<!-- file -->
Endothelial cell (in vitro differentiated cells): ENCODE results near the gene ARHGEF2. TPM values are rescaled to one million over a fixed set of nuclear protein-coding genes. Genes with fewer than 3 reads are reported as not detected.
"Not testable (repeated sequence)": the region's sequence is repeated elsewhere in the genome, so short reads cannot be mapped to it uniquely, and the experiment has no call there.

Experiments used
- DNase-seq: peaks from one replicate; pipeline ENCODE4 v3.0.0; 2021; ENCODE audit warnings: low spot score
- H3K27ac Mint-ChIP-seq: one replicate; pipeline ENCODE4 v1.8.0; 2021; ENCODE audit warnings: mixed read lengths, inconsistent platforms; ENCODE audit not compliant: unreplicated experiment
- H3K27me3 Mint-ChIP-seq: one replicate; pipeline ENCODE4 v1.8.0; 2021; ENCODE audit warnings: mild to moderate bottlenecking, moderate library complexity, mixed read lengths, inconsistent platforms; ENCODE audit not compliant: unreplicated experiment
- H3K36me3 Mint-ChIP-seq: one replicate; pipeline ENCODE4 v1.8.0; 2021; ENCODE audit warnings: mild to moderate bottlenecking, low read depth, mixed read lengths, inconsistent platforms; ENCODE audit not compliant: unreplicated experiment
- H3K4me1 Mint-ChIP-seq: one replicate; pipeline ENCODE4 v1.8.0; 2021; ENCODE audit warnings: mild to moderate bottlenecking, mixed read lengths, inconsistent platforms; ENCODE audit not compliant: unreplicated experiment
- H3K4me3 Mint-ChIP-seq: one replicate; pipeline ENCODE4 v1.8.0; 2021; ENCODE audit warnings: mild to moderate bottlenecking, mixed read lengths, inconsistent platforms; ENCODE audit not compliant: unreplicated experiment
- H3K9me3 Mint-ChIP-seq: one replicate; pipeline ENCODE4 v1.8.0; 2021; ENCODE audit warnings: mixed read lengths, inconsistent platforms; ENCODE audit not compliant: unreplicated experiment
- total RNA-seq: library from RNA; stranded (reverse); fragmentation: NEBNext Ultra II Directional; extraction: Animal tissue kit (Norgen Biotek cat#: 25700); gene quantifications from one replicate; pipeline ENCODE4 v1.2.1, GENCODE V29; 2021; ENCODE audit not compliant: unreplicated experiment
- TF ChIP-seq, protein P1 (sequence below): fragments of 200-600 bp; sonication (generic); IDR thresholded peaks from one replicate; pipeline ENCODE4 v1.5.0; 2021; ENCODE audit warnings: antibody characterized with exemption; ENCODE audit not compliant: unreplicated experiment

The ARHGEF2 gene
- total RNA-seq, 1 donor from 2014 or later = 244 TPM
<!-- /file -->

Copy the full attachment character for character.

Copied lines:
Endothelial cell (in vitro differentiated cells): ENCODE results near the gene ARHGEF2. TPM values are rescaled to one million over a fixed set of nuclear protein-coding genes. Genes with fewer than 3 reads are reported as not detected.
"Not testable (repeated sequence)": the region's sequence is repeated elsewhere in the genome, so short reads cannot be mapped to it uniquely, and the experiment has no call there.

Experiments used
- DNase-seq: peaks from one replicate; pipeline ENCODE4 v3.0.0; 2021; ENCODE audit warnings: low spot score
- H3K27ac Mint-ChIP-seq: one replicate; pipeline ENCODE4 v1.8.0; 2021; ENCODE audit warnings: mixed read lengths, inconsistent platforms; ENCODE audit not compliant: unreplicated experiment
- H3K27me3 Mint-ChIP-seq: one replicate; pipeline ENCODE4 v1.8.0; 2021; ENCODE audit warnings: mild to moderate bottlenecking, moderate library complexity, mixed read lengths, inconsistent platforms; ENCODE audit not compliant: unreplicated experiment
- H3K36me3 Mint-ChIP-seq: one replicate; pipeline ENCODE4 v1.8.0; 2021; ENCODE audit warnings: mild to moderate bottlenecking, low read depth, mixed read lengths, inconsistent platforms; ENCODE audit not compliant: unreplicated experiment
- H3K4me1 Mint-ChIP-seq: one replicate; pipeline ENCODE4 v1.8.0; 2021; ENCODE audit warnings: mild to moderate bottlenecking, mixed read lengths, inconsistent platforms; ENCODE audit not compliant: unreplicated experiment
- H3K4me3 Mint-ChIP-seq: one replicate; pipeline ENCODE4 v1.8.0; 2021; ENCODE audit warnings: mild to moderate bottlenecking, mixed read lengths, inconsistent platforms; ENCODE audit not compliant: unreplicated experiment
- H3K9me3 Mint-ChIP-seq: one replicate; pipeline ENCODE4 v1.8.0; 2021; ENCODE audit warnings: mixed read lengths, inconsistent platforms; ENCODE audit not compliant: unreplicated experiment
- total RNA-seq: library from RNA; stranded (reverse); fragmentation: NEBNext Ultra II Directional; extraction: Animal tissue kit (Norgen Biotek cat#: 25700); gene quantifications from one replicate; pipeline ENCODE4 v1.2.1, GENCODE V29; 2021; ENCODE audit not compliant: unreplicated experiment
- TF ChIP-seq, protein P1 (sequence below): fragments of 200-600 bp; sonication (generic); IDR thresholded peaks from one replicate; pipeline ENCODE4 v1.5.0; 2021; ENCODE audit warnings: antibody characterized with exemption; ENCODE audit not compliant: unreplicated experiment

The ARHGEF2 gene
- total RNA-seq, 1 donor from 2014 or later = 244 TPM